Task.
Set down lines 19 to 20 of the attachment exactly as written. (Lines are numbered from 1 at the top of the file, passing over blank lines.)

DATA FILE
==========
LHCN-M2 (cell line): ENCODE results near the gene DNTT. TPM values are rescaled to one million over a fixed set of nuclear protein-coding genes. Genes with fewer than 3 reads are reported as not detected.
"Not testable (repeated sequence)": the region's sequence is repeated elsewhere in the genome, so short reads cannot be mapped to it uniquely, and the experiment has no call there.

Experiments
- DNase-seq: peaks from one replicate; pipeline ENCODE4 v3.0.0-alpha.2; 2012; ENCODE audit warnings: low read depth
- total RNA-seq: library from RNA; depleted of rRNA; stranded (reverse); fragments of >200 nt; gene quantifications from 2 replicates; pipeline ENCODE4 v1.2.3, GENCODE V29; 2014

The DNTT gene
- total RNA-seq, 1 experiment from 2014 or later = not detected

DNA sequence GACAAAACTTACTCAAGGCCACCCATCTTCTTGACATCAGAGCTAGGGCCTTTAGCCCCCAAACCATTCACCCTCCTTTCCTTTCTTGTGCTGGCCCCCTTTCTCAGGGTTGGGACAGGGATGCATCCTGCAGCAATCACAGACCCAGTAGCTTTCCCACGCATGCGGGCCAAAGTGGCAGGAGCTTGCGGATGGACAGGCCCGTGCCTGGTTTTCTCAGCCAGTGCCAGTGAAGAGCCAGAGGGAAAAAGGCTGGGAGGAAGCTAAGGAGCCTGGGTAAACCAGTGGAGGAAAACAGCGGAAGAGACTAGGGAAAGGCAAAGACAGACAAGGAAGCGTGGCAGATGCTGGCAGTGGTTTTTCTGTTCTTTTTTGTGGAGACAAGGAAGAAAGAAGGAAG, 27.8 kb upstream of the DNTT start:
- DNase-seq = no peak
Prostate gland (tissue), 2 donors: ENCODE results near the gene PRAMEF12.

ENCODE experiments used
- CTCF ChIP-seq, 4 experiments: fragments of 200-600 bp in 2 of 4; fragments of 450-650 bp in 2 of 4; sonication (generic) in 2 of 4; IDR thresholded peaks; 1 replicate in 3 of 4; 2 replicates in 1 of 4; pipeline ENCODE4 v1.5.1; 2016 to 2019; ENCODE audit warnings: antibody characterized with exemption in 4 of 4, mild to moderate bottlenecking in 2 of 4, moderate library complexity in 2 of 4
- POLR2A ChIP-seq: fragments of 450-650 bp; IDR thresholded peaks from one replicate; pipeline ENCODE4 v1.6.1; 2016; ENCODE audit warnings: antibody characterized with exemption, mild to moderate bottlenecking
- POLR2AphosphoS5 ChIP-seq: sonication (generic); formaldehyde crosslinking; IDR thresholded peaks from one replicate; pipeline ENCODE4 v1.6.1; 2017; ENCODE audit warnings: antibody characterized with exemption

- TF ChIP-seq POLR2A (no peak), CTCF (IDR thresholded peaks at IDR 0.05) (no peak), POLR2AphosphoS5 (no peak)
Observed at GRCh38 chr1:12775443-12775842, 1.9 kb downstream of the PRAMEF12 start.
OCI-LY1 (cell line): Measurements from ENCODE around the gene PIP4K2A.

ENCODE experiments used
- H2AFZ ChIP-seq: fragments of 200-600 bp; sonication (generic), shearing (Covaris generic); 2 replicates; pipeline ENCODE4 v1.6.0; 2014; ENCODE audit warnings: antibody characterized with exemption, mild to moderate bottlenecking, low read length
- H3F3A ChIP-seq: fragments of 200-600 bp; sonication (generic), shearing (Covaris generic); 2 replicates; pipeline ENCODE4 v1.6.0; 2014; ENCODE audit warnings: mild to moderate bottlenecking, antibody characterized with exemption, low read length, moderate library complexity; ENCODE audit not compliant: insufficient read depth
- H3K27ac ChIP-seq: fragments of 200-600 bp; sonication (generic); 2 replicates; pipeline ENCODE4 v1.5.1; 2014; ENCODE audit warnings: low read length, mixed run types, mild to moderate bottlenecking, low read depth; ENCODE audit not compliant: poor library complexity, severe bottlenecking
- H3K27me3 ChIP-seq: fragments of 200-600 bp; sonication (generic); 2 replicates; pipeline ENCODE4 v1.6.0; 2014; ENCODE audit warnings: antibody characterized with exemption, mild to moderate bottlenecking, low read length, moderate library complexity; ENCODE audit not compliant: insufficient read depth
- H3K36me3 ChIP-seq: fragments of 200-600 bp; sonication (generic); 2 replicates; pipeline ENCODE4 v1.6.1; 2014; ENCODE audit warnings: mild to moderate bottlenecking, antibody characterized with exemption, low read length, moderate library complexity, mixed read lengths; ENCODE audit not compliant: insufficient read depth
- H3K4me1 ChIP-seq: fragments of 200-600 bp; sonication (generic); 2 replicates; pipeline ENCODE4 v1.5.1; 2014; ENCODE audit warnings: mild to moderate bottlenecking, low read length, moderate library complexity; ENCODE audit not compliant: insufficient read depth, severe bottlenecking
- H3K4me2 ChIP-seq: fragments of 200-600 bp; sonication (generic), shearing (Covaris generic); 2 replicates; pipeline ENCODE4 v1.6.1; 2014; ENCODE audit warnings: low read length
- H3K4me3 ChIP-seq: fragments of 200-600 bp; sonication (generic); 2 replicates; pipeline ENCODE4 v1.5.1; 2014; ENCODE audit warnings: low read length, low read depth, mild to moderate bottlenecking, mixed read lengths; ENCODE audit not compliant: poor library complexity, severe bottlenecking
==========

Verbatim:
- H2AFZ ChIP-seq: fragments of 200-600 bp; sonication (generic), shearing (Covaris generic); 2 replicates; pipeline ENCODE4 v1.6.0; 2014; ENCODE audit warnings: antibody characterized with exemption, mild to moderate bottlenecking, low read length
- H3F3A ChIP-seq: fragments of 200-600 bp; sonication (generic), shearing (Covaris generic); 2 replicates; pipeline ENCODE4 v1.6.0; 2014; ENCODE audit warnings: mild to moderate bottlenecking, antibody characterized with exemption, low read length, moderate library complexity; ENCODE audit not compliant: insufficient read depth